Principles, Powers, and Obedience: An African -Centered Perspective
Updated: Jan 15, 2021
By Dr. Heru Khepera Bullard
Presented by Omni-University
The purpose of this writing is to provide a cultural perspective and personal interpretation of obedience by viewing the concept of obedience through an African-Centered lens and frame. Merriam-Webster gives us a standard definition for the meaning of obedience, by qualifying it as an act of being responsive, submissive, respectful or compliant to an authority or Power/ presence. Actions that emanate from our responses to an authority, whether parental, political, religious or personal, conscious and/or unconscious, become guiding principles that command our obedience.
Cultural obedience, however, can manifest itself through additional layers of obedience, based upon adherence to external cultural influences that may be in conflict with our orientations, worldview, ethos, mores, and so on. Enlightened Ancestor, Dr. Bobby Wright (1974) noted that obedience, in some circumstances, poses a threat to the cultural norms of African- American identity and unity. Internalized agents of thought can become destructive to the social-cultural well-being of a cultural group and , in fact, operate as anti-self pathogens that culminate in Self-hate.
Dr. Wade Nobles (2002) asserts that “obedience to power” is not the same for African- American interests as it is for other, more powerful, groups. The ability of the "powerful" to control and define the perceptions of the "less powerful", enables the obedience of the "less powerful", to be used against them- to maintain, preserve, and perpetuate the power interests of the "powerful".
The African- Centered Community, preserves obedience through adherence to an African Principle, “The greatest good for the greatest number of people" (Thompson, 1996). According to Ancestor Dr. Anderson Thompson, this African principle is the value by which collective rules, laws and customs guide the behaviors and actions of people of African descent. Hence, “When a people lose their culture, i.e. the knowledge of who they are, they lose the very foundation upon which their existence, as individuals and as a society, is based" . The commitment to being obedient to cultural principles must always be at the forefront of our conscious and unconscious actions, lest we forget that we are a people who are obedient to principles rather than to powers and principalities.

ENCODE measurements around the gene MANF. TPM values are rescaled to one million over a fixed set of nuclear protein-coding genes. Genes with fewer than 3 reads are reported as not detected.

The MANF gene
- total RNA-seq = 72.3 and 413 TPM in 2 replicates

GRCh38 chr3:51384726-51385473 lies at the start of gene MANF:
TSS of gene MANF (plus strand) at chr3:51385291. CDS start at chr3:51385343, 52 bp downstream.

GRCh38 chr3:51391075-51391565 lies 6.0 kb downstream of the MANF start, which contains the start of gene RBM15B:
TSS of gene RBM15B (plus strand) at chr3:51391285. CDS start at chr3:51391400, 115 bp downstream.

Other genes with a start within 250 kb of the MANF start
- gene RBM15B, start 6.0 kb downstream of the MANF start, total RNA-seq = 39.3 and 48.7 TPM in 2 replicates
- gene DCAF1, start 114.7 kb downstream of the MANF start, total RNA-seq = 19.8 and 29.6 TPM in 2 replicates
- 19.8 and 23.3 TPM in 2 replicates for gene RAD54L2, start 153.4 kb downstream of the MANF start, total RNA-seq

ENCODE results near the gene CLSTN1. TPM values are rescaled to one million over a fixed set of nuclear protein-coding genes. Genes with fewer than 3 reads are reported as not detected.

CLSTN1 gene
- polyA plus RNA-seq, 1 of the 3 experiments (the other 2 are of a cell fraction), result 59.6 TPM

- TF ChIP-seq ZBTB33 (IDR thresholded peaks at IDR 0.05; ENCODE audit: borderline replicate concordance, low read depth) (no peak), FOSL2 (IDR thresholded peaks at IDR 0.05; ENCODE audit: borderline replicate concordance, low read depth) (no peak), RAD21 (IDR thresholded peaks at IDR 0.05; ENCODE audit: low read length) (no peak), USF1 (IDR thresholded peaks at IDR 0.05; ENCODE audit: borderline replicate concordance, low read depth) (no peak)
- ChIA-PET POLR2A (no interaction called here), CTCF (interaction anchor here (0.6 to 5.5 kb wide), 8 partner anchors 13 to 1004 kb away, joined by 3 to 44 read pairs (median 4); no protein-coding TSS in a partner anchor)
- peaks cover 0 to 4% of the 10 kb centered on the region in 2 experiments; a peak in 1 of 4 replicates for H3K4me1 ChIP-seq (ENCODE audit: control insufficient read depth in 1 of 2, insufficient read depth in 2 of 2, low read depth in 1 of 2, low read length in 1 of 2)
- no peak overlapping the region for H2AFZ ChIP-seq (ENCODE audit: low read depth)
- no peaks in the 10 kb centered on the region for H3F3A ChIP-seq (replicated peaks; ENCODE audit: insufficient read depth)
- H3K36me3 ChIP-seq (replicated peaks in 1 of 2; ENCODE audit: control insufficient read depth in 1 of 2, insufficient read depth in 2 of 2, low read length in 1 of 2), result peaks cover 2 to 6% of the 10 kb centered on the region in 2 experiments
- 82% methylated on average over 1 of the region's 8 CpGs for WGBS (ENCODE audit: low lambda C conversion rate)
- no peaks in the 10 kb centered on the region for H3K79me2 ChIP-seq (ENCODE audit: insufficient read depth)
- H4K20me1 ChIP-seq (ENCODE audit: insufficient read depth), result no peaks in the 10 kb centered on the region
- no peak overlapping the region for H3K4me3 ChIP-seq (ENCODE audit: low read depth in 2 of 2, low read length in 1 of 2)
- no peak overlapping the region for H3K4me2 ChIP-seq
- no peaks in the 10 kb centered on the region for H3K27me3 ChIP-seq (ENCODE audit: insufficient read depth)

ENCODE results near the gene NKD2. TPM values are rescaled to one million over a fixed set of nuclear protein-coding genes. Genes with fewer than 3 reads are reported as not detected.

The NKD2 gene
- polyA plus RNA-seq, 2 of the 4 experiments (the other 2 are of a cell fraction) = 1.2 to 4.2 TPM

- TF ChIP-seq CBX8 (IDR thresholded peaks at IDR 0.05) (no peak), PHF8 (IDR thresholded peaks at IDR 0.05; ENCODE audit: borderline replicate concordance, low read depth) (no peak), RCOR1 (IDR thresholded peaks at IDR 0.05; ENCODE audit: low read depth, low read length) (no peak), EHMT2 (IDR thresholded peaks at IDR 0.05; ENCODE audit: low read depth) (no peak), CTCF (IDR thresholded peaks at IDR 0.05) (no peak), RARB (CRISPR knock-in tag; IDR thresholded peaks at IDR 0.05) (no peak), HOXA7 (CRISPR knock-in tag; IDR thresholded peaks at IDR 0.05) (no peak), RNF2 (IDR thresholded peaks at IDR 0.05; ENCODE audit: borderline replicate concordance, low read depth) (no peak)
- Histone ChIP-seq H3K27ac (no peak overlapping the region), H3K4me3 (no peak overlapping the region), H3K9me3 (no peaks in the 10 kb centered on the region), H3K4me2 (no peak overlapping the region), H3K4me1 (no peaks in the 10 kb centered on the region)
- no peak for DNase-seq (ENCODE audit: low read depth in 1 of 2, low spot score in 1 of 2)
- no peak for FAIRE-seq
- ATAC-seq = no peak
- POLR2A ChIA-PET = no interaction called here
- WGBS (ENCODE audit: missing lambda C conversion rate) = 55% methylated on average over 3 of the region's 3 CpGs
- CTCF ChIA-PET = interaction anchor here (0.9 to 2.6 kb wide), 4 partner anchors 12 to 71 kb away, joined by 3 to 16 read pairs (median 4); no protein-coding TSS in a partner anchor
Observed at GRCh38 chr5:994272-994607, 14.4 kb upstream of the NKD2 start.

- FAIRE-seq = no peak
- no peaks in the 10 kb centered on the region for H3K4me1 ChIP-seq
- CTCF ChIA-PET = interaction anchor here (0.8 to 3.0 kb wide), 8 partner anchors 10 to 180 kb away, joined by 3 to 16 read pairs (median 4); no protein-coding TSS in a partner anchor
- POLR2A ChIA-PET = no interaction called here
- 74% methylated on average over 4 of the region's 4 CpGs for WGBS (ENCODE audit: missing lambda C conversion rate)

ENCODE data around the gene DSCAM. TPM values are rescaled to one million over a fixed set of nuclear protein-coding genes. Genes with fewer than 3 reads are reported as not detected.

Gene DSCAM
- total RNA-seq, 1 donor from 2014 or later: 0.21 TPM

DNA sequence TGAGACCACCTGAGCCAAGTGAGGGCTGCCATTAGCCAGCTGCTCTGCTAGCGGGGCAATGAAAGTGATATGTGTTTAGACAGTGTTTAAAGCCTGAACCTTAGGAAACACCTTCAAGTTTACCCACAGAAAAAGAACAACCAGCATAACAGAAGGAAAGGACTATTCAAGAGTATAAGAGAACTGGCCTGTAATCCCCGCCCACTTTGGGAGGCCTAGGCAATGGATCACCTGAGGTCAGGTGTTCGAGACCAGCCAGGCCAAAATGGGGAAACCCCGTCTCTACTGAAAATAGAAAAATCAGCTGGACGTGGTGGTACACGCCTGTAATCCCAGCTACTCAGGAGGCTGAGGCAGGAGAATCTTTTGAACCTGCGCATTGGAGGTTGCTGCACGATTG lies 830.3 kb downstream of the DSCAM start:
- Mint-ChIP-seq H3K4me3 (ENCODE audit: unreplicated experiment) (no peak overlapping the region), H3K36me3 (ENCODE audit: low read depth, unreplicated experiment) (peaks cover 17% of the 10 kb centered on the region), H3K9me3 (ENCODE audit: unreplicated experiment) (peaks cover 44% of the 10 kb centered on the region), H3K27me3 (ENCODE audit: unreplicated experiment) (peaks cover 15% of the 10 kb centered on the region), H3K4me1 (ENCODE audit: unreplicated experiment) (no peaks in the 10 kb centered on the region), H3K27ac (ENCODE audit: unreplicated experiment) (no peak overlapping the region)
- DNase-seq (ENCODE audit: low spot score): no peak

As an African People within a non-African society, our collective value and identity is always threatened by the undermining of our cultural principles. When we are united, our obedience provides the potential for a nation within a nation. When divided, our lost commitment to cultural unity creates a vacuum, forcing us into a defenseless, fall- back position. Thus, we are seen as commodities, i.e., as objects to be sold to the highest bidder.
Cultural obedience requires cultural unity, reciprocity, spiritual resiliency, and collective self-determination as well as knowing, believing and understanding that there is something for us on the other side. Cultural obedience provides the certainty that we are One, i.e, “I am because you are.” Cultural obedience assures that our relationships are symbiotic, rather than parasitic. Cultural obedience strengthens the “circle of life” and assures that it will never be broken.
Enlightened Ancestor, Baba Asa Hilliard asks, “What is the meaning of life without memory?; Cultural life is the obligation for maintaining the cultural library of memory, balancing the scales of Truth/ [the principles of] Maat, by doing right/truth and properly instructing those in the way of [obedience] to the Divine.”
Ephesians 6:12 KJV For we struggle not against flesh and blood, but against principalities, against powers,against the rulers of darkness of this world, against spiritual wickedness in high places.
The Goddess, Maat, is the embodiment of the Seven Principles of Maat which are:
Merriam Webster Dictionary (2021). Obedience.
Nobles, Wade (2002). Notes from Lecture on, African Centered Character and Cultural Precepts. Nsaka Sunsum Teacher Professional Development Session, Kansas City, MO.
Thompson, Anderson, editor (1995). The African Principle. African World Community Press, Chicago, Il. Essay Series, Vol.1; No 2. (i).
Thompson, Anderson (1996). Classroom notes from lecture on African Principle. Carruthers Center for Inner City Studies, Chicago, IL.
Wright, Bobby (1974). Mentacide: The Ultimate Threat to the Black Race. Retrieved from PDF, URL. https://sankoreconnect.files.wordpress.com/